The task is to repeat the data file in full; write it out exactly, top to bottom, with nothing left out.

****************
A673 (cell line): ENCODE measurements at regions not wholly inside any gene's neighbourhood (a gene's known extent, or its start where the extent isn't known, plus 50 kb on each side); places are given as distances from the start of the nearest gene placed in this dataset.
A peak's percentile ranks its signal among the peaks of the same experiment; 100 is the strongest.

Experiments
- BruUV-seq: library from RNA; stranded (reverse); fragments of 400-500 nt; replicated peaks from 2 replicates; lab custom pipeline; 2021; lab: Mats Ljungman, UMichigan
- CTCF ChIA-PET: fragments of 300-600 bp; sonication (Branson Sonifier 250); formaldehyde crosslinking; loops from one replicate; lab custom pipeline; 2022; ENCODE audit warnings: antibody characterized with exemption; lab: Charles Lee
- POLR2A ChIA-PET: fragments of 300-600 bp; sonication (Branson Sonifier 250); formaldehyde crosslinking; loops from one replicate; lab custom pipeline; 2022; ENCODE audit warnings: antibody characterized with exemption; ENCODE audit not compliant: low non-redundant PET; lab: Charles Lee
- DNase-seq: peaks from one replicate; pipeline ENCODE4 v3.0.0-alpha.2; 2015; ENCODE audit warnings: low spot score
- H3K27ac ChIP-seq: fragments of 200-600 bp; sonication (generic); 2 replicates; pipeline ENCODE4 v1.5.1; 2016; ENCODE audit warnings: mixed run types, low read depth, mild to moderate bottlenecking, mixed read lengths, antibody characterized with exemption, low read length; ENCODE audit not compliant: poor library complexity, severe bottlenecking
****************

A673 (cell line): ENCODE measurements at regions not wholly inside any gene's neighbourhood (a gene's known extent, or its start where the extent isn't known, plus 50 kb on each side); places are given as distances from the start of the nearest gene placed in this dataset.
A peak's percentile ranks its signal among the peaks of the same experiment; 100 is the strongest.

Experiments
- BruUV-seq: library from RNA; stranded (reverse); fragments of 400-500 nt; replicated peaks from 2 replicates; lab custom pipeline; 2021; lab: Mats Ljungman, UMichigan
- CTCF ChIA-PET: fragments of 300-600 bp; sonication (Branson Sonifier 250); formaldehyde crosslinking; loops from one replicate; lab custom pipeline; 2022; ENCODE audit warnings: antibody characterized with exemption; lab: Charles Lee
- POLR2A ChIA-PET: fragments of 300-600 bp; sonication (Branson Sonifier 250); formaldehyde crosslinking; loops from one replicate; lab custom pipeline; 2022; ENCODE audit warnings: antibody characterized with exemption; ENCODE audit not compliant: low non-redundant PET; lab: Charles Lee
- DNase-seq: peaks from one replicate; pipeline ENCODE4 v3.0.0-alpha.2; 2015; ENCODE audit warnings: low spot score
- H3K27ac ChIP-seq: fragments of 200-600 bp; sonication (generic); 2 replicates; pipeline ENCODE4 v1.5.1; 2016; ENCODE audit warnings: mixed run types, low read depth, mild to moderate bottlenecking, mixed read lengths, antibody characterized with exemption, low read length; ENCODE audit not compliant: poor library complexity, severe bottlenecking